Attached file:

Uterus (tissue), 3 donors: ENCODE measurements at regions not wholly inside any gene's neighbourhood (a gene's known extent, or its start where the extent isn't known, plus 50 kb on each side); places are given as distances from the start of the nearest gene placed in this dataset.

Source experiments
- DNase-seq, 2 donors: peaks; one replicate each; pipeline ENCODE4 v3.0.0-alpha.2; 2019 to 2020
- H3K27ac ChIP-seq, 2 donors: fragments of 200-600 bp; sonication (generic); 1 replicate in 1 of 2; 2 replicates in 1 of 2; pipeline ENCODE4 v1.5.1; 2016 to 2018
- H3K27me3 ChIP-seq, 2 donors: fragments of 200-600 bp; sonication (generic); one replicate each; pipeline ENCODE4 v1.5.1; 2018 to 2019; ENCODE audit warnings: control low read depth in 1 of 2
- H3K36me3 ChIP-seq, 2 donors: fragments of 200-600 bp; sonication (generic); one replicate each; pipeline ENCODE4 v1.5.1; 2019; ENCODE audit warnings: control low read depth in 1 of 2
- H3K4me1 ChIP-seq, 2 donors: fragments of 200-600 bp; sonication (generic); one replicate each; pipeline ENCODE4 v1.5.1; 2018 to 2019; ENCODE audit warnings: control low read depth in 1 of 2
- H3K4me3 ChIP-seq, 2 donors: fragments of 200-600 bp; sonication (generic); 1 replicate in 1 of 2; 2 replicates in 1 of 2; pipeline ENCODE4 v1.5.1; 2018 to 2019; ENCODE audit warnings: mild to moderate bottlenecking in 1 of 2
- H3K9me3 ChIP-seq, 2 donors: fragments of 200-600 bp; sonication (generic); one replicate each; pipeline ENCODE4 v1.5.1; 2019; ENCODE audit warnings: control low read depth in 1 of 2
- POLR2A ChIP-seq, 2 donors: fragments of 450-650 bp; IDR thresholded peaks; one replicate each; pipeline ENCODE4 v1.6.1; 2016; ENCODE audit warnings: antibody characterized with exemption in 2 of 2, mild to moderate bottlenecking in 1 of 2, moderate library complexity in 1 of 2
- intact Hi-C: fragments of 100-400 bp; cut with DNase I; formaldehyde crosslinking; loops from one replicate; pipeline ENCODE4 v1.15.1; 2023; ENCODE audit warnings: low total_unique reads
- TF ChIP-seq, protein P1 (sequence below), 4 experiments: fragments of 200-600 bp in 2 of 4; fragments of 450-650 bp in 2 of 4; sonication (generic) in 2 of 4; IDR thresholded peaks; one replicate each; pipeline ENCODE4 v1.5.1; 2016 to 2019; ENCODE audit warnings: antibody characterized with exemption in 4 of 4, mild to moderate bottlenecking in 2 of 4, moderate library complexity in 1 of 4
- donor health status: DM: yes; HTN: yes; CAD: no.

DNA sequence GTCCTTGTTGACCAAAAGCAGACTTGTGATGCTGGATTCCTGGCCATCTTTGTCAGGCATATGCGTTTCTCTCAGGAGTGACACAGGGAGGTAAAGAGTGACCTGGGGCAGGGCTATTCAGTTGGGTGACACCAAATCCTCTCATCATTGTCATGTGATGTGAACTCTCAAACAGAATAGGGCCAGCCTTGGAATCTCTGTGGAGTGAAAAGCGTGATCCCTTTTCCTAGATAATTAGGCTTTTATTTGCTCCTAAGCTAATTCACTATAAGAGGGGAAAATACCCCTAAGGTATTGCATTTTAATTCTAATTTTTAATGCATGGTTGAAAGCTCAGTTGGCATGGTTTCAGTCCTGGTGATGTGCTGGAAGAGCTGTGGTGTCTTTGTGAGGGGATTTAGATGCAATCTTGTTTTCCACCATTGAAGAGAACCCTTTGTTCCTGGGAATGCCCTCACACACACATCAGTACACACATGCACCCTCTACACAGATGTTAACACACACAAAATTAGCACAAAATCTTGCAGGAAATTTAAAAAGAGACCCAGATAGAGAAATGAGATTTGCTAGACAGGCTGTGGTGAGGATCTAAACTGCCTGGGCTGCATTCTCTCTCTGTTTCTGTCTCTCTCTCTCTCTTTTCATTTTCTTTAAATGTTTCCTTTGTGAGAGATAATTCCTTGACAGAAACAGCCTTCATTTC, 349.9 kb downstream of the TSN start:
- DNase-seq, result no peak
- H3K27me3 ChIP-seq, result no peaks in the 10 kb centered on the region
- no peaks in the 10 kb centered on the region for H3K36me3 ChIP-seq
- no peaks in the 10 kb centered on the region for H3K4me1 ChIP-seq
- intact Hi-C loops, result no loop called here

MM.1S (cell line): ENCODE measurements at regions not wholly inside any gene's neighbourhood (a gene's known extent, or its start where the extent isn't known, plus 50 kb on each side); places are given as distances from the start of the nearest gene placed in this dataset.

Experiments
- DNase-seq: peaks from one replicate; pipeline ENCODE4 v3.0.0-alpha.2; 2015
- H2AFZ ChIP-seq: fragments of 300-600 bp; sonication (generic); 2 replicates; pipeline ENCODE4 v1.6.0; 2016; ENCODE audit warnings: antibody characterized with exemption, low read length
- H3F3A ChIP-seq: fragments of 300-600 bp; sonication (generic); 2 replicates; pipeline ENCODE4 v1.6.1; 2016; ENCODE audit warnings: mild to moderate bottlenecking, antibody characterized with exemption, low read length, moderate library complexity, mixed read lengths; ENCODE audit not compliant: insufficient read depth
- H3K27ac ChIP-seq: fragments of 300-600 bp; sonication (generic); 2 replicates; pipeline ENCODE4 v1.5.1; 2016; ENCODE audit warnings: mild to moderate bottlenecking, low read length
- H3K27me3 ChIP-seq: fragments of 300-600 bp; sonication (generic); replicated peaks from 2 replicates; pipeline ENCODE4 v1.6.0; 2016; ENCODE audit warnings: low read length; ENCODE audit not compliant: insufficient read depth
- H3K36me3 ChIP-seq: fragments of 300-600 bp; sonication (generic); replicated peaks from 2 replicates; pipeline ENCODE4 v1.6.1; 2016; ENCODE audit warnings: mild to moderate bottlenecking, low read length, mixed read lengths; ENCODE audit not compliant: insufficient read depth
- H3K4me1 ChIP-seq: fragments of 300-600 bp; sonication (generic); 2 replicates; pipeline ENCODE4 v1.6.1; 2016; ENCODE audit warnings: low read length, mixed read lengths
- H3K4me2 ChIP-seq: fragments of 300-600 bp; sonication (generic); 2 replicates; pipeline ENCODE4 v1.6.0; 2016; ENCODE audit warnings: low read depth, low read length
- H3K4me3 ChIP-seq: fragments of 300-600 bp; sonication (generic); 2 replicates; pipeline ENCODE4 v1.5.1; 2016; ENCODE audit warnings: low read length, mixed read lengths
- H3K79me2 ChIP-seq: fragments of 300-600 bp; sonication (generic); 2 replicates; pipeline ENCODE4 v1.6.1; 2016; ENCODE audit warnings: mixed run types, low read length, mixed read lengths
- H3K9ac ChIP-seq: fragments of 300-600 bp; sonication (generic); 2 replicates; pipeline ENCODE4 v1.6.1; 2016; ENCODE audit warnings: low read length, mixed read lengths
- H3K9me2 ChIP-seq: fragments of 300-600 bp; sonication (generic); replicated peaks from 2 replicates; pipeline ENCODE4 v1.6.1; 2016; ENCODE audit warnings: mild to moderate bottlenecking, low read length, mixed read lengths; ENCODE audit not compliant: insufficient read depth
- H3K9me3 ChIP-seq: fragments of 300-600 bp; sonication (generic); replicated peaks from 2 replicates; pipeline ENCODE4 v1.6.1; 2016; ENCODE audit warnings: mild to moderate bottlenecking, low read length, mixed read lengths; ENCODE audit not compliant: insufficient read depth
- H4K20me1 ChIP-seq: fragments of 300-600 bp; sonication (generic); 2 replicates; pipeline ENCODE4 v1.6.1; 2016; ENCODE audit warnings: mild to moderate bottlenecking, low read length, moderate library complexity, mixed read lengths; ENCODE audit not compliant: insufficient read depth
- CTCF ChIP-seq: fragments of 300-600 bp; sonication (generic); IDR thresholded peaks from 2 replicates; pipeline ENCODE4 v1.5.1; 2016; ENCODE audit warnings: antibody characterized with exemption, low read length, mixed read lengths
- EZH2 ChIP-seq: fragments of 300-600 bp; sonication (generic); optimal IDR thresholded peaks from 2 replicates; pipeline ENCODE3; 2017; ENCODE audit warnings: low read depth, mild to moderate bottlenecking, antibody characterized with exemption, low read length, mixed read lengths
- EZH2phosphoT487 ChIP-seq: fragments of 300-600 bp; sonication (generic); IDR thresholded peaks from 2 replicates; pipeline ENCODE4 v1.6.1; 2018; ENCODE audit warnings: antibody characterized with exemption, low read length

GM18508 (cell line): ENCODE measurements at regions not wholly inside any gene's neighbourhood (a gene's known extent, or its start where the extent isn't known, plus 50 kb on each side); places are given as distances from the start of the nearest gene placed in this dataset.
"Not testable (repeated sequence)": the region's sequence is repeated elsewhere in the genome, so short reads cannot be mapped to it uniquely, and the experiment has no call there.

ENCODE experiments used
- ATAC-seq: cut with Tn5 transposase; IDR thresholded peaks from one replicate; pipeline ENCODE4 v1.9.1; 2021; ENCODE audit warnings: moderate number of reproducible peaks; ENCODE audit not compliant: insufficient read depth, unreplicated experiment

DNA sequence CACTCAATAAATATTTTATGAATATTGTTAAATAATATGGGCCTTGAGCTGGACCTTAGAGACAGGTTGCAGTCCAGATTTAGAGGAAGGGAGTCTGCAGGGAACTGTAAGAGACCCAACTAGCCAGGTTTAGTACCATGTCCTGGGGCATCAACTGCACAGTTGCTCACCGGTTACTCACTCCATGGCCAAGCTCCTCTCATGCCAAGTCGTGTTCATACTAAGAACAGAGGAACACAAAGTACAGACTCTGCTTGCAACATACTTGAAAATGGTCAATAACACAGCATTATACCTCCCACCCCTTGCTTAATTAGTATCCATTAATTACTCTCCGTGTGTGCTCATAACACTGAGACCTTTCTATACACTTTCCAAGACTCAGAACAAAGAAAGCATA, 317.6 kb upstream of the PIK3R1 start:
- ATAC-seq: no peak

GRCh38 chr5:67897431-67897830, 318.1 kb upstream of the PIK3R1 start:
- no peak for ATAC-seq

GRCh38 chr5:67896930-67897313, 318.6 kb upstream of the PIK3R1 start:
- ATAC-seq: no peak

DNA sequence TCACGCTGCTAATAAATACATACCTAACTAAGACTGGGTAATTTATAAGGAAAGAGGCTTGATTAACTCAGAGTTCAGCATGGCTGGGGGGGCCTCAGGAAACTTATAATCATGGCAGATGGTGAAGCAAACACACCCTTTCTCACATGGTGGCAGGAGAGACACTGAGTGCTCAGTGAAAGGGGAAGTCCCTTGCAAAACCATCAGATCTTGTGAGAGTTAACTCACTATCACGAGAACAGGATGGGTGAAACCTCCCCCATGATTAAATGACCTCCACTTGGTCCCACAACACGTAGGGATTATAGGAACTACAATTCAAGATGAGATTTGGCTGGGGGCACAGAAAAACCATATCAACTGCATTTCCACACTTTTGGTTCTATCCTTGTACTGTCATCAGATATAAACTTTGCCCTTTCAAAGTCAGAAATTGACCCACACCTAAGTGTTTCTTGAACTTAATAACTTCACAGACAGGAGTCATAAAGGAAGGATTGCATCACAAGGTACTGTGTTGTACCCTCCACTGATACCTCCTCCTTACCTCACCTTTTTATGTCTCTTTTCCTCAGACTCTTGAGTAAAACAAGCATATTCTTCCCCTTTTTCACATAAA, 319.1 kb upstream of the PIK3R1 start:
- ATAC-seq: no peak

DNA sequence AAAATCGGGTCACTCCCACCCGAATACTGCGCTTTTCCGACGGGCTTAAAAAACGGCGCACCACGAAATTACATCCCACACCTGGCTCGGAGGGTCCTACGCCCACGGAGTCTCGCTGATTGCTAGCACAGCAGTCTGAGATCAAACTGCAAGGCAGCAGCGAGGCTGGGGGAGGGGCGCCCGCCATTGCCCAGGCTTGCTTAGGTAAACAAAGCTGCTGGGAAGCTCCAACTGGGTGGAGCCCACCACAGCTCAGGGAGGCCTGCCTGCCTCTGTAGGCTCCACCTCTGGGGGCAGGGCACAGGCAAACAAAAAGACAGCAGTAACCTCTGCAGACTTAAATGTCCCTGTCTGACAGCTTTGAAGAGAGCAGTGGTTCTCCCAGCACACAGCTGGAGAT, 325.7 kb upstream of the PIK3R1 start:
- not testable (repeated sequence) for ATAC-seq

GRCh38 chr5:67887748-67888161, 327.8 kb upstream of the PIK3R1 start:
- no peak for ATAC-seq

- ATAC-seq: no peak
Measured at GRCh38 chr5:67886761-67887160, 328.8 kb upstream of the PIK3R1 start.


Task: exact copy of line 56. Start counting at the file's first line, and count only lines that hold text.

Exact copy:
Measured at GRCh38 chr5:67886761-67887160, 328.8 kb upstream of the PIK3R1 start.